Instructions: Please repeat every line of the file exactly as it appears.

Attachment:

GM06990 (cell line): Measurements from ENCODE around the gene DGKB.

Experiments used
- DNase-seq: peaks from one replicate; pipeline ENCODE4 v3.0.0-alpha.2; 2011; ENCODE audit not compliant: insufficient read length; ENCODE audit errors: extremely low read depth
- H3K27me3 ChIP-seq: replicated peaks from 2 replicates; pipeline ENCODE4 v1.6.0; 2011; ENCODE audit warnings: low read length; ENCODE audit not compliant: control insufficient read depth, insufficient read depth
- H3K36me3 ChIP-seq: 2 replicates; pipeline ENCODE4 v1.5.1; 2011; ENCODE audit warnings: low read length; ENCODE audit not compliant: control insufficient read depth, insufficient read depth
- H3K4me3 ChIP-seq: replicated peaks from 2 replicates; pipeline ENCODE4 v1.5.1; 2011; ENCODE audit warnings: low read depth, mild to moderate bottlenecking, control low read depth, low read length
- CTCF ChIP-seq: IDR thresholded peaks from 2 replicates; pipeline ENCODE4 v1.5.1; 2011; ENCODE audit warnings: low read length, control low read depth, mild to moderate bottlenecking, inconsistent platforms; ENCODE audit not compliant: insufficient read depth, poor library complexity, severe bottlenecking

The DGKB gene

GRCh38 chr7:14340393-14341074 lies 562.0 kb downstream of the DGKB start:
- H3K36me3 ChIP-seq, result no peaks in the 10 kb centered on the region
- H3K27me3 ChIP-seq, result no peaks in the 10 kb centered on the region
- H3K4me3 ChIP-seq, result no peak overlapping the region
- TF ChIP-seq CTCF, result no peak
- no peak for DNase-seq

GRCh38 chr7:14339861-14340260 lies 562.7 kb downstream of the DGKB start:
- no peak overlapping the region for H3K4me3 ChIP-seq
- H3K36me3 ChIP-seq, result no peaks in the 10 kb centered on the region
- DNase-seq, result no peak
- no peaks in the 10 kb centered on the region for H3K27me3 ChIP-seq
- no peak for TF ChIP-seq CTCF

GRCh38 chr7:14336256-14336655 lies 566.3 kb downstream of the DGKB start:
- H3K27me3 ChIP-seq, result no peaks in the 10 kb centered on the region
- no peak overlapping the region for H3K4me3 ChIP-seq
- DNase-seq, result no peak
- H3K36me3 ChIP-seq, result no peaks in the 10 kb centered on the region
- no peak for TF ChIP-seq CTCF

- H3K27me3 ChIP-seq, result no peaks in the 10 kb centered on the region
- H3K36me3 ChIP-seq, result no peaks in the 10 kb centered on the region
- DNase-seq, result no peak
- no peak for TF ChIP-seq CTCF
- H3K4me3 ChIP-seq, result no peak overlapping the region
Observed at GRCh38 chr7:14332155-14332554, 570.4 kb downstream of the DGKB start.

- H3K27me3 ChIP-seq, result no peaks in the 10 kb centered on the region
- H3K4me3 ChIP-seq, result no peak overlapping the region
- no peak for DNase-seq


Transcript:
GM06990 (cell line): Measurements from ENCODE around the gene DGKB.

Experiments used
- DNase-seq: peaks from one replicate; pipeline ENCODE4 v3.0.0-alpha.2; 2011; ENCODE audit not compliant: insufficient read length; ENCODE audit errors: extremely low read depth
- H3K27me3 ChIP-seq: replicated peaks from 2 replicates; pipeline ENCODE4 v1.6.0; 2011; ENCODE audit warnings: low read length; ENCODE audit not compliant: control insufficient read depth, insufficient read depth
- H3K36me3 ChIP-seq: 2 replicates; pipeline ENCODE4 v1.5.1; 2011; ENCODE audit warnings: low read length; ENCODE audit not compliant: control insufficient read depth, insufficient read depth
- H3K4me3 ChIP-seq: replicated peaks from 2 replicates; pipeline ENCODE4 v1.5.1; 2011; ENCODE audit warnings: low read depth, mild to moderate bottlenecking, control low read depth, low read length
- CTCF ChIP-seq: IDR thresholded peaks from 2 replicates; pipeline ENCODE4 v1.5.1; 2011; ENCODE audit warnings: low read length, control low read depth, mild to moderate bottlenecking, inconsistent platforms; ENCODE audit not compliant: insufficient read depth, poor library complexity, severe bottlenecking

The DGKB gene

GRCh38 chr7:14340393-14341074 lies 562.0 kb downstream of the DGKB start:
- H3K36me3 ChIP-seq, result no peaks in the 10 kb centered on the region
- H3K27me3 ChIP-seq, result no peaks in the 10 kb centered on the region
- H3K4me3 ChIP-seq, result no peak overlapping the region
- TF ChIP-seq CTCF, result no peak
- no peak for DNase-seq

GRCh38 chr7:14339861-14340260 lies 562.7 kb downstream of the DGKB start:
- no peak overlapping the region for H3K4me3 ChIP-seq
- H3K36me3 ChIP-seq, result no peaks in the 10 kb centered on the region
- DNase-seq, result no peak
- no peaks in the 10 kb centered on the region for H3K27me3 ChIP-seq
- no peak for TF ChIP-seq CTCF

GRCh38 chr7:14336256-14336655 lies 566.3 kb downstream of the DGKB start:
- H3K27me3 ChIP-seq, result no peaks in the 10 kb centered on the region
- no peak overlapping the region for H3K4me3 ChIP-seq
- DNase-seq, result no peak
- H3K36me3 ChIP-seq, result no peaks in the 10 kb centered on the region
- no peak for TF ChIP-seq CTCF

- H3K27me3 ChIP-seq, result no peaks in the 10 kb centered on the region
- H3K36me3 ChIP-seq, result no peaks in the 10 kb centered on the region
- DNase-seq, result no peak
- no peak for TF ChIP-seq CTCF
- H3K4me3 ChIP-seq, result no peak overlapping the region
Observed at GRCh38 chr7:14332155-14332554, 570.4 kb downstream of the DGKB start.

- H3K27me3 ChIP-seq, result no peaks in the 10 kb centered on the region
- H3K4me3 ChIP-seq, result no peak overlapping the region
- no peak for DNase-seq